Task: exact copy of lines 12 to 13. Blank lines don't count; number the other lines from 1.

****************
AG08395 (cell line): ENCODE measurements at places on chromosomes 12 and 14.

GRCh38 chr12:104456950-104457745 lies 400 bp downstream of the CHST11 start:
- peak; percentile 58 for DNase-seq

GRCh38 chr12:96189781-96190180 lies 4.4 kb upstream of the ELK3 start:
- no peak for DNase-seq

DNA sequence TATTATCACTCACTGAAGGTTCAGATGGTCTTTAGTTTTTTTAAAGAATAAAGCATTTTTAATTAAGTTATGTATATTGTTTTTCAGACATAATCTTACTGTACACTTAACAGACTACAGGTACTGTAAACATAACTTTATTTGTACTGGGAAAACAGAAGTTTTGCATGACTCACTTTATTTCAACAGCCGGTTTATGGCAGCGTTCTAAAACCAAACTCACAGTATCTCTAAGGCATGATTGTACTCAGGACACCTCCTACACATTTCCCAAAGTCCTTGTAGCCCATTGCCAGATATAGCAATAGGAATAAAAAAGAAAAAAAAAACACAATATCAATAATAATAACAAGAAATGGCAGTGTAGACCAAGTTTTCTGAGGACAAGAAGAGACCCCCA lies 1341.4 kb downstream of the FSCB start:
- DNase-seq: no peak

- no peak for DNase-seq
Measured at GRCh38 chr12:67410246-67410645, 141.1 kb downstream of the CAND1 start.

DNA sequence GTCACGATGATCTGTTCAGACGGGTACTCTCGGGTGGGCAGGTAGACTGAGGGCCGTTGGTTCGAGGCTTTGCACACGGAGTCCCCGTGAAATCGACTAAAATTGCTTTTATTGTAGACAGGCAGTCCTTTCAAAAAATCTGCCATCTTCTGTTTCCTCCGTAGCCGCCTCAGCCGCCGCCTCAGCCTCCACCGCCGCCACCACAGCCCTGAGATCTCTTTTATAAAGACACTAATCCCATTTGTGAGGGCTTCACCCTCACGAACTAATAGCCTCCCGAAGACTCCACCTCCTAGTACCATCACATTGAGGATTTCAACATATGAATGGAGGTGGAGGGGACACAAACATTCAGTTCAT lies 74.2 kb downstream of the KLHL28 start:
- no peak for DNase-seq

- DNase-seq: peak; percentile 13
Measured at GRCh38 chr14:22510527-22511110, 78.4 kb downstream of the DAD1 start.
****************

- DNase-seq: peak; percentile 13
Measured at GRCh38 chr14:22510527-22511110, 78.4 kb downstream of the DAD1 start.